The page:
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Lytham's Test Endures

The Course Remains Challenging as in Bobby Jones' Day

Posted May 01, 2012 by Dermot Gilleece

bobby jones

In announcing details of this year’s Open Championship, R and A chief executive, Peter Dawson, admitted that the overall length of Royal Lytham would be “very close to the maximum” possible on this famous piece of Lancashire linkland.   This is after adding 181 yards to the overall length from the 2001 staging at Lytham, bringing the stretch to a total of 7,086 yards.

So, should we be concerned by this disclosure?  Are we looking to the eventual removal of Lytham from the Open rota?  Is all of this an inevitable consequence of a no-holds-barred approach by the R and A and the US Golf Association to modern technology?                  

Some interesting answers to those questions are to be found in the soon-to-be-published book “Bobby’s Open, Mr Jones and the Golf Shot that Defined a Legend”, which deals with the Open triumph of Bobby Jones at Lytham in 1926.  Having been turned down for the 1923 Open, the Lancashire venue was stretched to 6,600 yards for the 1926 staging.  All of which means that this year’s yardage will represent an overall increase of only 7.6 per cent in 86 years.
 
Now let us consider some shots that were hit on that occasion. As it happened, a long-driving competition was held on the eve of the event from which Jones and Walter Hagen were among leading challengers to opt out.  It was won by England’s Archie Compston with a remarkable  effort of 288yds 3ins and a total of 790yds 7ins for a combined best three drives from four. 

Then there was shot of the championship, the famous four-iron of close on 175 yards which Jones hit from a sandy lie in the rough to the left of the 17th in the final round and which is commemorated with an inscribed stone.  Surely this shot emphasises the huge difference in length between players like Jones and present-day practitioners?  The answer is, not really.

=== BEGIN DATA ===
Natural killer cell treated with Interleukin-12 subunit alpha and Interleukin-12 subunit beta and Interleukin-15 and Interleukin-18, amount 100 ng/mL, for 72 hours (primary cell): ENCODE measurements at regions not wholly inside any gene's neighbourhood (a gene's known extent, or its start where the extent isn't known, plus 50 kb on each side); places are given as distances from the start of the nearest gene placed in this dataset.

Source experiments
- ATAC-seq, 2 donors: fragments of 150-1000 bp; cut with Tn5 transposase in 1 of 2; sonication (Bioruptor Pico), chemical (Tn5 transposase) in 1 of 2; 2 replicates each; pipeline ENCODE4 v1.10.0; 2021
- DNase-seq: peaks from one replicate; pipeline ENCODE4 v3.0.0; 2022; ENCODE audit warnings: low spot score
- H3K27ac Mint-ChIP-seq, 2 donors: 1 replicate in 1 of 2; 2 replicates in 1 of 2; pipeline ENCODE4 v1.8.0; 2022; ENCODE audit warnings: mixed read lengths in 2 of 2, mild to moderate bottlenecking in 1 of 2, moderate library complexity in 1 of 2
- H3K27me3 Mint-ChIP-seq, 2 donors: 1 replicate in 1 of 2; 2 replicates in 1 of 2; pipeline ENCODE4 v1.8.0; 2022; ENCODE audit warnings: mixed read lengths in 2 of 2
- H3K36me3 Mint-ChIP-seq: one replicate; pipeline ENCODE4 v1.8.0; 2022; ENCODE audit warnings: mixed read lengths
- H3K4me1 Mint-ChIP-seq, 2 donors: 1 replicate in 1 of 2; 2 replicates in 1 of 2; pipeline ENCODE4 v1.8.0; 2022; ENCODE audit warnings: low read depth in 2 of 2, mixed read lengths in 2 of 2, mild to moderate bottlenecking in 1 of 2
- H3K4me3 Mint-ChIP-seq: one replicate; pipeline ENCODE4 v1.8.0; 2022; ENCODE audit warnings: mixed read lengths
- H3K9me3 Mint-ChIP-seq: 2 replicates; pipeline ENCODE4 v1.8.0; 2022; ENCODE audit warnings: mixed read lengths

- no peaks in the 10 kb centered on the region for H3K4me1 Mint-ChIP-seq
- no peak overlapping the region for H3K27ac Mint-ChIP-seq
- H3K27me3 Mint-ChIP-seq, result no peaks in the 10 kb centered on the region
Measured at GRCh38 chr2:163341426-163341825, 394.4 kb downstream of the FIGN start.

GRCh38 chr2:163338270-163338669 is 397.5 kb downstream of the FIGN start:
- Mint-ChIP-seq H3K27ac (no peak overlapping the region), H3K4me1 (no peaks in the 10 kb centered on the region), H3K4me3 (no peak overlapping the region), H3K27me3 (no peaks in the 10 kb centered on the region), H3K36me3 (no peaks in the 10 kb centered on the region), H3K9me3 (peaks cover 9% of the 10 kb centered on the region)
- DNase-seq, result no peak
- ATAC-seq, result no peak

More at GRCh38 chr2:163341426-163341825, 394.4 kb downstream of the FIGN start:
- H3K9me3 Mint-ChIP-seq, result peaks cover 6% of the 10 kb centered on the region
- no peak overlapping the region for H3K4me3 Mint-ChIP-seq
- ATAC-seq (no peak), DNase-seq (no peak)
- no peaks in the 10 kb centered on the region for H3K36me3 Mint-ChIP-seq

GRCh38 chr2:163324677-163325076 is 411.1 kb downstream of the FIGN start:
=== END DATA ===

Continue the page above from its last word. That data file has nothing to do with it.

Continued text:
For a start, it can be taken that Jones would have hit a five iron but for the sandy lie which called for an extra club. But most importantly, the lofts on golf irons in those days were very different to today’s implements.  In effect, today’s irons are about two clubs stronger, which means that Jones would have hit a seven iron 175 yards with a modern club. 

On his last visit to St Andrews in 1958 as non-playing captain of the US team in the inaugural Eisenhower Trophy, he gave a press conference on the eve of the event.  In it, the great man gave his impressions of the Old Course as it was then, compared with 30 years previously when he had been defying amateur and professional rivals to magical effect.

He pointed out that advances in greenkeeping and general changes in the care of the course had made for lower scoring.  There was an inescapable hint of criticism, however, in his observation that heavier growth had largely eliminated the running shot to the green, which he regarded as a more skilful shot than the high pitch which had gained universal popularity.

Then there was the introduction of steel shafts which had been legalised only shortly before he retired in 1930.  Jones used them himself for the first time in 1931 and pointed out that present-day experts (1958) could hit with full power all the time whereas with the hickory, much more discretion was required, with the result that low scores in all four rounds of a 72-hole event were rarely achieved, even by Jones himself.

Crucially, he went on to claim that steel, in his view, gave players an advantage of one to two strokes per round.  He also suggested that the development had been responsible for a levelling of standards at the top, thereby making it more difficult for any individual to dominate the game (as he had done).

Finally, he expressed regret at the apparent reluctance of American professionals to travel to the Open Championship, compared with the 1920s, when he was competing.  In his view, weekly, big-money tournaments in the US were proving to be too great a counter-attraction.  It seemed that money was more important than status. Only two years later, however, the arrival of Arnold Palmer for the Centenary Open on the Old Course, was to change all that.

Interestingly, in an interview at Augusta National in 1968, Jones claimed that the biggest difference between the modern player and competitors of his day was putting.  He said: "When I scored 66 at Sunningdale in the Open Qualifying of 1926, I holed only two putts of more than moderate length.  Nowadays, players seem unhappy if they don't get down several long ones.  Incidentally, that 'perfect round' was far from perfect; I was never completely satisfied with more than six shots in any round."  The reference to that as the "perfect round" had to do with the fact that it contained two nines and 33 putts.

All of which serves to emphasise just how good a player he was, to have done such scores in such circumstances.  And we will discover in July that the challenge of Lytham has endured with similar distinction.

- Dermot Gilleece

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